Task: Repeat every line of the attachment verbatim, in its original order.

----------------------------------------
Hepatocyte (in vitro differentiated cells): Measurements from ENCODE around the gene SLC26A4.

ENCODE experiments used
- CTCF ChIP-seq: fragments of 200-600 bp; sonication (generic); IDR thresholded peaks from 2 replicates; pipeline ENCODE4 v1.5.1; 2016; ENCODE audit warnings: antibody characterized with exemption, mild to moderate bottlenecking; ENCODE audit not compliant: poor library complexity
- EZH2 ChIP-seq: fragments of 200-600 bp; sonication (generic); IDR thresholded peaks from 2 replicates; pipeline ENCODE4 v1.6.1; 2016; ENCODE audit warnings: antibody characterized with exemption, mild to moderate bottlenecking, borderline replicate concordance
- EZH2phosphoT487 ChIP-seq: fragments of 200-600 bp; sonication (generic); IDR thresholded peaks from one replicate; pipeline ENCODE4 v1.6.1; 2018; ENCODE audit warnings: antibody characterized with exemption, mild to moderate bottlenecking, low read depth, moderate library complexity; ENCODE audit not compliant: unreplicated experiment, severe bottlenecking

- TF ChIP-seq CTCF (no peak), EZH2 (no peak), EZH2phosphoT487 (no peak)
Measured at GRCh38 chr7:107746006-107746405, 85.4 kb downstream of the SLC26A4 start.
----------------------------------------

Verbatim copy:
Hepatocyte (in vitro differentiated cells): Measurements from ENCODE around the gene SLC26A4.

ENCODE experiments used
- CTCF ChIP-seq: fragments of 200-600 bp; sonication (generic); IDR thresholded peaks from 2 replicates; pipeline ENCODE4 v1.5.1; 2016; ENCODE audit warnings: antibody characterized with exemption, mild to moderate bottlenecking; ENCODE audit not compliant: poor library complexity
- EZH2 ChIP-seq: fragments of 200-600 bp; sonication (generic); IDR thresholded peaks from 2 replicates; pipeline ENCODE4 v1.6.1; 2016; ENCODE audit warnings: antibody characterized with exemption, mild to moderate bottlenecking, borderline replicate concordance
- EZH2phosphoT487 ChIP-seq: fragments of 200-600 bp; sonication (generic); IDR thresholded peaks from one replicate; pipeline ENCODE4 v1.6.1; 2018; ENCODE audit warnings: antibody characterized with exemption, mild to moderate bottlenecking, low read depth, moderate library complexity; ENCODE audit not compliant: unreplicated experiment, severe bottlenecking

- TF ChIP-seq CTCF (no peak), EZH2 (no peak), EZH2phosphoT487 (no peak)
Measured at GRCh38 chr7:107746006-107746405, 85.4 kb downstream of the SLC26A4 start.